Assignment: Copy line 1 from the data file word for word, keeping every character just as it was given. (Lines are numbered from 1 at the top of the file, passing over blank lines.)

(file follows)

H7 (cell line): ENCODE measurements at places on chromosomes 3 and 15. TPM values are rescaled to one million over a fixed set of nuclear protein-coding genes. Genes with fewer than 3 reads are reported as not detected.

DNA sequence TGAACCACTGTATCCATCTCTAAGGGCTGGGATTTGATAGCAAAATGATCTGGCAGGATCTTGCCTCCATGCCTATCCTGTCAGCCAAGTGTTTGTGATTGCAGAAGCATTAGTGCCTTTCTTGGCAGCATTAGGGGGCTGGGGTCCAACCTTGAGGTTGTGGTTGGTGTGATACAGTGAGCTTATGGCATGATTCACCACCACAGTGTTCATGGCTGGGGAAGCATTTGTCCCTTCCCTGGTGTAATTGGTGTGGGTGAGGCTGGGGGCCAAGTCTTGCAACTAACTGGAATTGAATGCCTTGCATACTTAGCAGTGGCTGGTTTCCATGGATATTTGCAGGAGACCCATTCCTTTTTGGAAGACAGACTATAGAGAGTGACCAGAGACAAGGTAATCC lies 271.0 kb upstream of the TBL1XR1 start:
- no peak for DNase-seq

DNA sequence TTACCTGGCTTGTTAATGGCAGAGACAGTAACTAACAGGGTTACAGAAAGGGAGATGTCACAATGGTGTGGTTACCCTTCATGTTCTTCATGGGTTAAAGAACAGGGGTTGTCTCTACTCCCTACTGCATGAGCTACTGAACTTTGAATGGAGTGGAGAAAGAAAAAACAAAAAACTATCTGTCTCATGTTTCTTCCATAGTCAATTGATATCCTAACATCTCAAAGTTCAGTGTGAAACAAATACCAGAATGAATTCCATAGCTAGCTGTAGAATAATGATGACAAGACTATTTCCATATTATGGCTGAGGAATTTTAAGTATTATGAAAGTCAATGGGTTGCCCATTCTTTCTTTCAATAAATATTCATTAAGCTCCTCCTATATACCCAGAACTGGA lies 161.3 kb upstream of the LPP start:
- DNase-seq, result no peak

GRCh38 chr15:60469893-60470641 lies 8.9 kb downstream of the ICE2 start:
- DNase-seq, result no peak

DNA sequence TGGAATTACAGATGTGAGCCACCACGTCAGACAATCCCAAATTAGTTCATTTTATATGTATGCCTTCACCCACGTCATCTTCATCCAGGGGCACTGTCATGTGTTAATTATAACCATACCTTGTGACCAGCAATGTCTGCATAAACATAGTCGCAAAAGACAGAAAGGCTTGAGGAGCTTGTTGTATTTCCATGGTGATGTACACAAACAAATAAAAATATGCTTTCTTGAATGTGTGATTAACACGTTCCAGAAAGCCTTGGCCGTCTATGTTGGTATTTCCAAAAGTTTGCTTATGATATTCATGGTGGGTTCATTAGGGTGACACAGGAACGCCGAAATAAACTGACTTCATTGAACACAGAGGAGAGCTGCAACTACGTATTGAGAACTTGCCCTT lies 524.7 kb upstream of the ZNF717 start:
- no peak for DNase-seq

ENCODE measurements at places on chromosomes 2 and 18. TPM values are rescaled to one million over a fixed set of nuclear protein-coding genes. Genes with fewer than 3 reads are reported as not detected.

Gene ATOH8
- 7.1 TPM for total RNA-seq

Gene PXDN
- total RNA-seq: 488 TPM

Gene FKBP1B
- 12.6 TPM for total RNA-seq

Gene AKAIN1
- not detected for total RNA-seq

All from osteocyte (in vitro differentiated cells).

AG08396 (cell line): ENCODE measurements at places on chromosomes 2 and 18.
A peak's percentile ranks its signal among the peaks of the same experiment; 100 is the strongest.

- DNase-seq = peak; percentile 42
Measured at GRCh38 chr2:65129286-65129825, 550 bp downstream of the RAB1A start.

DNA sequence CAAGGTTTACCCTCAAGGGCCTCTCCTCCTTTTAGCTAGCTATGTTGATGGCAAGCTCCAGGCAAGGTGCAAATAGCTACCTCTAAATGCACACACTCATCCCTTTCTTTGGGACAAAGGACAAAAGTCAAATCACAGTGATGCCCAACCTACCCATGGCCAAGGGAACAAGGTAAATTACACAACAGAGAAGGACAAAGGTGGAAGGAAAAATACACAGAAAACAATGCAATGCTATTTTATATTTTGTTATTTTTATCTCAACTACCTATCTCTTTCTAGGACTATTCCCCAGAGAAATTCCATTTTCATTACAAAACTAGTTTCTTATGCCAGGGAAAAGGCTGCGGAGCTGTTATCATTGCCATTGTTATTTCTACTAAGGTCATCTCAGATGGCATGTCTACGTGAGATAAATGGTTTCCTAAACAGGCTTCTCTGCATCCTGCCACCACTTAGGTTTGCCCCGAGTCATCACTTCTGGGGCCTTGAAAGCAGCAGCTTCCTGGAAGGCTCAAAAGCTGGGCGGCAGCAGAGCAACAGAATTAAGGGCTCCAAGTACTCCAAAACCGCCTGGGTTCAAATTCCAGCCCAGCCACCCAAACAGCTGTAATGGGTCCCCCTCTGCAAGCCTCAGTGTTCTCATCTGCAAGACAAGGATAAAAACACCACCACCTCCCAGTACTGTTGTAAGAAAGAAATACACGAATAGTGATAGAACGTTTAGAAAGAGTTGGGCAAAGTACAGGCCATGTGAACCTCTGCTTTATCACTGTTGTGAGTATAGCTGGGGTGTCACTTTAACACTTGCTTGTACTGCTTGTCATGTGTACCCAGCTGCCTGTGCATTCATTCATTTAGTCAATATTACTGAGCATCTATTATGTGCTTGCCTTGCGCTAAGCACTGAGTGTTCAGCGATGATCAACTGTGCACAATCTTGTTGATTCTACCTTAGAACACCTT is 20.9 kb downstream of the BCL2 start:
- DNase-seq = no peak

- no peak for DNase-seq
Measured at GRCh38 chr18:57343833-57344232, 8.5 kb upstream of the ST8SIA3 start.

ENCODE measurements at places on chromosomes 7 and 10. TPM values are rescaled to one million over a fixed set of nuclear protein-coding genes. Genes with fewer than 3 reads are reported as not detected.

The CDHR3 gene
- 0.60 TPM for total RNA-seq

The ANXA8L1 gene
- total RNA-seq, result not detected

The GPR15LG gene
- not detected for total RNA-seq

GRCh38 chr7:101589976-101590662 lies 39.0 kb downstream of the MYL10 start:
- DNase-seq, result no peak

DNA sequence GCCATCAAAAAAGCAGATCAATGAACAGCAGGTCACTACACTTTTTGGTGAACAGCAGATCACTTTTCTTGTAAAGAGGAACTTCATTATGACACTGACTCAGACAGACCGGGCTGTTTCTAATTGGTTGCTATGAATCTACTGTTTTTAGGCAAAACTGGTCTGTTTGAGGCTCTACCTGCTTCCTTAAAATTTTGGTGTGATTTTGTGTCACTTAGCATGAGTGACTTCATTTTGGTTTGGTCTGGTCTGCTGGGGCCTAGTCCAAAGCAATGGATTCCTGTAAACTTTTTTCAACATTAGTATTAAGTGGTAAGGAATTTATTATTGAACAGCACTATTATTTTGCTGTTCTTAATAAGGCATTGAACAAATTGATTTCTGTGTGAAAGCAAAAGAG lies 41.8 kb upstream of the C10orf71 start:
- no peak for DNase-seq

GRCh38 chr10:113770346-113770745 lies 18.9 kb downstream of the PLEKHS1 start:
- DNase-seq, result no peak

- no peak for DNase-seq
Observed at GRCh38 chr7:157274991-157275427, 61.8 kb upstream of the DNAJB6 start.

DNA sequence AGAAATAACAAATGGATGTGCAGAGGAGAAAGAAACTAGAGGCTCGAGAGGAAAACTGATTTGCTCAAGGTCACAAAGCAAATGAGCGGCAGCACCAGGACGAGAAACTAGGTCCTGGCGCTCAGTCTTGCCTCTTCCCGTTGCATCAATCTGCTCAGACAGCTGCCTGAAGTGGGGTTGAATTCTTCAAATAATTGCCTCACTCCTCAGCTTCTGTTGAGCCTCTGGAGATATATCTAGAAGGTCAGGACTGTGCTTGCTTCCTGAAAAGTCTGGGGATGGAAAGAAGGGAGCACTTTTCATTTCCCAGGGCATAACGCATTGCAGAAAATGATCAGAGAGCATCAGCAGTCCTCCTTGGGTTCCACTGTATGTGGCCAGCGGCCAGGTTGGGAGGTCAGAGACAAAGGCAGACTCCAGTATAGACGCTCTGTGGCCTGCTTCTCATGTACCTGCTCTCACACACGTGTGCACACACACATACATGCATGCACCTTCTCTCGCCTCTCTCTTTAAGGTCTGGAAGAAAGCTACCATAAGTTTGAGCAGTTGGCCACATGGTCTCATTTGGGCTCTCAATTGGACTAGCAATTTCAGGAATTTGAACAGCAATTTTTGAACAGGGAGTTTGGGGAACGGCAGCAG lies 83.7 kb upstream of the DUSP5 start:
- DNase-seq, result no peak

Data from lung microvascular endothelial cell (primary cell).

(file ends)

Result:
H7 (cell line): ENCODE measurements at places on chromosomes 3 and 15. TPM values are rescaled to one million over a fixed set of nuclear protein-coding genes. Genes with fewer than 3 reads are reported as not detected.